Global fintech report. Booking's new travel plans. Jupiter's weird moons.
Fine with me
No, regulation and mega-fines will not kill big tech.
Google was fined $5B by the EU for alleged anti-competitive practices related to its Android smartphone OS.
This follows a $2.7B fine last year for the prioritized placement of Google Shopping in searches. Ouch. In fact, the EU has made a habit of castigating US tech companies for a long time now.
Details aside, our friends in the press have been asking us if this is the beginning of the end for Google or big tech in general.
Here’s my short answer: no.
Here’s my longer answer: Facebook, Amazon, Microsoft, Google, and Apple are not going to be undone by fines or governments. No matter how loud the drum beat of regulation gets around them.
Check out this stock chart below. Guess who it belongs to? One hint: it used to be regulators’ and the EU’s favorite whipping boy.
Yes, it’s Microsoft. The company has roared back to a $808B market cap this year.
But like dominant companies of the past, the big 5 in tech will be undone if they fail to keep pace with innovation or the next sea change in customer behavior.
Whether it’s advances in artificial intelligence or voice-powered search or wearable computing, there are countless vectors through which these companies’ basic business models could be undermined. That’s why they must rabidly chase the next big thing and spend billions on R&D.
The aggressive European stance is a threat, but not a mortal one.
Competition? Why yes, I would love some
Asia set a quarterly record with 133 fintech deals in Q2’18, closing in on the US. This was driven by a spike in early-stage deals and a 94% increase in deals in China.
We explore which other countries saw jumps in deals and whose fintech funding took a dip in our new Global Fintech Report.
What’s happening, hot stuff?
The healthcare industry had the most AI deals last quarter, with 83 deals totaling $621.8M. See which other industries were hot spots with our AI deals tracker.
P.S. If you know someone who would be a great fit for one of our open positions, let us know. If it works out, you get $5,000. Happy referring.
This week in data:
$5B: The EU is charging Google a $5B penalty for competition abuses related to its Android phone software. While it’s the largest antitrust fine ever issued, the amount remains fairly small for Google, which generated an equivalent amount of revenue approximately every 16 days in 2017. Google has said it will challenge the ruling at the EU courts, with CEO Sundar Pichai arguing (in a blog post) that Google has increased competition, not diminished it. We recently dug into Google’s expansion in telecommunications, including plays in cellular service & connectivity, public Wi-Fi, and more. Download the briefing here.
$150B+: On Tuesday, Amazon CEO Jeff Bezos’ net worth topped $150B, making him the richest person in recent history. (That’s about $55B more than Bill Gates, the world’s second-richest person.) Bezos’ wealth has increased by about $52B this year alone. Bezos has come a long way from running an online bookstore out of his garage, with Amazon expanding into new verticals, ranging from grocery stores to voice assistants — and more. Most recently, we explored Amazon’s strategy in healthcare. Get the slides and recording here.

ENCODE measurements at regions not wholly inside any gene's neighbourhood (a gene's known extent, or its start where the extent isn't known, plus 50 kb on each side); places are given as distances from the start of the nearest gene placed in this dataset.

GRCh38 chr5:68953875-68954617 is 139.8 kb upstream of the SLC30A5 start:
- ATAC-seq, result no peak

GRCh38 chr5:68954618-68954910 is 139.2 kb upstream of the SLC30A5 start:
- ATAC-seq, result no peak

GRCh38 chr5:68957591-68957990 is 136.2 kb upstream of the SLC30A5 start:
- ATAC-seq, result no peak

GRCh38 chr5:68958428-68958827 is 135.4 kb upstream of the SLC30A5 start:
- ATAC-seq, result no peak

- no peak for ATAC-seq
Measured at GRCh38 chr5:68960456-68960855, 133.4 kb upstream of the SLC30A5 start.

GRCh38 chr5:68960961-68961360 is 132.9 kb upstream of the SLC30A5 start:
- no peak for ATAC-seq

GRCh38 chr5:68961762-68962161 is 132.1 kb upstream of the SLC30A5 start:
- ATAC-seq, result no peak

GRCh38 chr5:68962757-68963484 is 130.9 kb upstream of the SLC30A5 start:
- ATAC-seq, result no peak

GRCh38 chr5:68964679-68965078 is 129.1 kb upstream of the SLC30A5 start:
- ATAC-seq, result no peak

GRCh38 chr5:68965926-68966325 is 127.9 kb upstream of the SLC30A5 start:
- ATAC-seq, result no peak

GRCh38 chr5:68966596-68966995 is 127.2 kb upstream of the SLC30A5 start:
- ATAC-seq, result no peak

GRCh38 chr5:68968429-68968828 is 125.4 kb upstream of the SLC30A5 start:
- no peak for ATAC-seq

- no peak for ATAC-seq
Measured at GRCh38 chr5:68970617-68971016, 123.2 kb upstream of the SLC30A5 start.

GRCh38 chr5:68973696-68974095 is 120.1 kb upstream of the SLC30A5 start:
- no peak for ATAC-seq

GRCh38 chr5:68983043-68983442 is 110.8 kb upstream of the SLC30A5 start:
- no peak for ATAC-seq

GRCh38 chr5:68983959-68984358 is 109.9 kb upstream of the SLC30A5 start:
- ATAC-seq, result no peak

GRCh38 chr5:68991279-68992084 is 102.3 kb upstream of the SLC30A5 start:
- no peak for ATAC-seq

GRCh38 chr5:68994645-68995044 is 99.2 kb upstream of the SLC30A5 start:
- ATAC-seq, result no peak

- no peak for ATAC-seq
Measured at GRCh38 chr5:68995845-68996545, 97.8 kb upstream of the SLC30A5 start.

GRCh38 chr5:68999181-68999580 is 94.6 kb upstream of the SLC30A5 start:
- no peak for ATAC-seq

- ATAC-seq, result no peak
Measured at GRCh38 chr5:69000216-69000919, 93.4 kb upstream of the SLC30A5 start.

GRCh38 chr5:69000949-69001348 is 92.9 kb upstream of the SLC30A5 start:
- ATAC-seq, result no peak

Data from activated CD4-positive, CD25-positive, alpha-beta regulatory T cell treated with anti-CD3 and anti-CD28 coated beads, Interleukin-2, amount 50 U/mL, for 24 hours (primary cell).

$500M: Booking Holdings is investing $500M in Chinese ride-hailing giant Didi Chuxing. The investment comes as part of a partnership that will blend Didi’s car services with Booking’s other services, including Kayak (flights), Priceline (hotels), Rentalcars.com (rental cars), and OpenTable (restaurant reservations). Priceline and other major trip giants have been investing in travel tech in order to stay relevant — we break down their bets here.
57%: Goldman Sachs released Q2’18 earnings this week, posting better-than-expected profit. The company also announced that CEO Lloyd Blankfein will step down, to be replaced by current president (and DJ) David Solomon. Goldman’s share price has increased 57% since Blankfein took over in 2006. We take a look at the company’s shifting playbook in our Goldman Sachs strategy teardown.
18.5 sq ft: Homes have been getting bigger, according to data from the from the US Census and Bureau of Labor Statistics. The data, which looks at square footage of newly built single-family homes, finds that floor area has been steadily increasing at a rate of roughly 18.5 square feet per year. And square foot per person has increased at an even faster rate — such that today, the average person has roughly the same space as a whole family did in the 1920s. The way we live is changing outside of just square footage, and the future of housing includes modular homes, timber skyscrapers, and smart cities. Check out our Future of Housing teardown.
100: The US Army is establishing a new “Futures Command,” which will assess its entire fighting force and technologies to prepare for the wars of tomorrow. At Fortune’s Brainstorm Tech conference earlier this week, Lt. Gen. Nadja West, US Army Surgeon General, explained, ”The tactics, techniques, procedures, and capabilities that we had post-cold war may not take us to 2028 and beyond.” The operation (in Austin, TX) will be staffed by 100 soldiers and 400 civilians. For a look into the information warfare tactics of the future — from diplomatic manipulation, to faked videos, to computational propaganda — check out our report on The Future of Information Warfare.
79 moons: Astronomers have found 10 more moons orbiting Jupiter, along with 2 moons confirmed last year. At a new total count of 79, that’s the most moons of any planet in our solar system. The moons are all fairly small, ranging between less than a mile to 2 miles wide. Two of the moons — Valetudo and Carpo — are spinning in a direction opposite the others, setting them on collision course.